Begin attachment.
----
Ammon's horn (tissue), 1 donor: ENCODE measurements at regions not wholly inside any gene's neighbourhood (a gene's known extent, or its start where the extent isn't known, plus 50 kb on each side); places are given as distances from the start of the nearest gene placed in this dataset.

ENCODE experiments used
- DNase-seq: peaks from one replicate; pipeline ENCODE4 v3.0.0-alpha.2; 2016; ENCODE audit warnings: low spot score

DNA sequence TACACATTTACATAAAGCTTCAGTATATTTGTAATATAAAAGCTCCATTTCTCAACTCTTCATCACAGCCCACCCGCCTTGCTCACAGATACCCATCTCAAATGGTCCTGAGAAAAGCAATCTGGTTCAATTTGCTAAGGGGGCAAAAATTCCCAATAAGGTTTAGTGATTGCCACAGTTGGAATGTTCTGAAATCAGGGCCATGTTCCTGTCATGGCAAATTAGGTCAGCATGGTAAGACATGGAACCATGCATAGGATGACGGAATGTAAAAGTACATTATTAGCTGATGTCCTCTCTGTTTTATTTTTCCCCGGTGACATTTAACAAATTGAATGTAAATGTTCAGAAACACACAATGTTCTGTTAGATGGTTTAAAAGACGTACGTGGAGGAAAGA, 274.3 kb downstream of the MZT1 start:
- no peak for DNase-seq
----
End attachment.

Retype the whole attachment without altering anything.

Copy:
Ammon's horn (tissue), 1 donor: ENCODE measurements at regions not wholly inside any gene's neighbourhood (a gene's known extent, or its start where the extent isn't known, plus 50 kb on each side); places are given as distances from the start of the nearest gene placed in this dataset.

ENCODE experiments used
- DNase-seq: peaks from one replicate; pipeline ENCODE4 v3.0.0-alpha.2; 2016; ENCODE audit warnings: low spot score

DNA sequence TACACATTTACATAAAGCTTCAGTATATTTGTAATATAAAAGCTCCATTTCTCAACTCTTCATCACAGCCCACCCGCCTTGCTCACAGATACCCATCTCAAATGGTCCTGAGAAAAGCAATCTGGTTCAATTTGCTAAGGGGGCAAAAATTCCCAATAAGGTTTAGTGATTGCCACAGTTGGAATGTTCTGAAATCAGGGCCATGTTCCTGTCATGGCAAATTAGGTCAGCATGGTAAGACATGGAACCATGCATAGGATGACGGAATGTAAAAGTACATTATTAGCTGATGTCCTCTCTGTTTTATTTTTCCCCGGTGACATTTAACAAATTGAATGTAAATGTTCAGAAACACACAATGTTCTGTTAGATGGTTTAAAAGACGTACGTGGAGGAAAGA, 274.3 kb downstream of the MZT1 start:
- no peak for DNase-seq